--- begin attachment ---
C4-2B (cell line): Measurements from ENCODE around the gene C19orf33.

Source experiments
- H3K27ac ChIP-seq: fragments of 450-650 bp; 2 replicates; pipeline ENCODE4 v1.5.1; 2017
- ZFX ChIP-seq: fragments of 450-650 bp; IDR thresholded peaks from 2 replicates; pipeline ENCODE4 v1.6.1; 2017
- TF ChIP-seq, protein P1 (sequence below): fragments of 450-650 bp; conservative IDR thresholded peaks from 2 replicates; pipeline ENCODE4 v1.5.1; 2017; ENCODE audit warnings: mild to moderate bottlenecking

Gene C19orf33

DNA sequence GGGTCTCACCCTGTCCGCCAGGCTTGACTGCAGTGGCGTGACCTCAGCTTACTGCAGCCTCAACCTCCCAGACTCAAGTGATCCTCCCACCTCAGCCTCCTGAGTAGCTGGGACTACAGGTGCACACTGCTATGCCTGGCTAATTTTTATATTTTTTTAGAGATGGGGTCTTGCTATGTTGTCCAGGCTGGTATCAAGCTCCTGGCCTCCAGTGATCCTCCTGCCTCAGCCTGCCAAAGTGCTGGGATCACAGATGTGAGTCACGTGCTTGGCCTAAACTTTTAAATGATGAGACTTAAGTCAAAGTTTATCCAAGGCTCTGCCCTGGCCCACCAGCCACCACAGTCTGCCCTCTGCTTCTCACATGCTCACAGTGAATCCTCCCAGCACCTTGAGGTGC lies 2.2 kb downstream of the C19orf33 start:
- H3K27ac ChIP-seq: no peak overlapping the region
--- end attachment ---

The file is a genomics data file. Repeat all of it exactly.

C4-2B (cell line): Measurements from ENCODE around the gene C19orf33.

Source experiments
- H3K27ac ChIP-seq: fragments of 450-650 bp; 2 replicates; pipeline ENCODE4 v1.5.1; 2017
- ZFX ChIP-seq: fragments of 450-650 bp; IDR thresholded peaks from 2 replicates; pipeline ENCODE4 v1.6.1; 2017
- TF ChIP-seq, protein P1 (sequence below): fragments of 450-650 bp; conservative IDR thresholded peaks from 2 replicates; pipeline ENCODE4 v1.5.1; 2017; ENCODE audit warnings: mild to moderate bottlenecking

Gene C19orf33

DNA sequence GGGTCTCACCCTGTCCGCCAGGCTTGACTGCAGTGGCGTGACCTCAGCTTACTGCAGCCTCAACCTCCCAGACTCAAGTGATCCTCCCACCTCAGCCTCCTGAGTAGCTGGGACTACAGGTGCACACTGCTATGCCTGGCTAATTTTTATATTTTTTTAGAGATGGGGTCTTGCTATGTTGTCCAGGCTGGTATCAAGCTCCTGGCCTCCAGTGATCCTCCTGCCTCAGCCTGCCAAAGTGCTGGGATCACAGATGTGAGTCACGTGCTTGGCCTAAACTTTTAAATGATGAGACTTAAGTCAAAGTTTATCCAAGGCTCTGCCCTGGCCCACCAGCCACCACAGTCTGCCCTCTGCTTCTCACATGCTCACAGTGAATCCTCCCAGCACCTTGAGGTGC lies 2.2 kb downstream of the C19orf33 start:
- H3K27ac ChIP-seq: no peak overlapping the region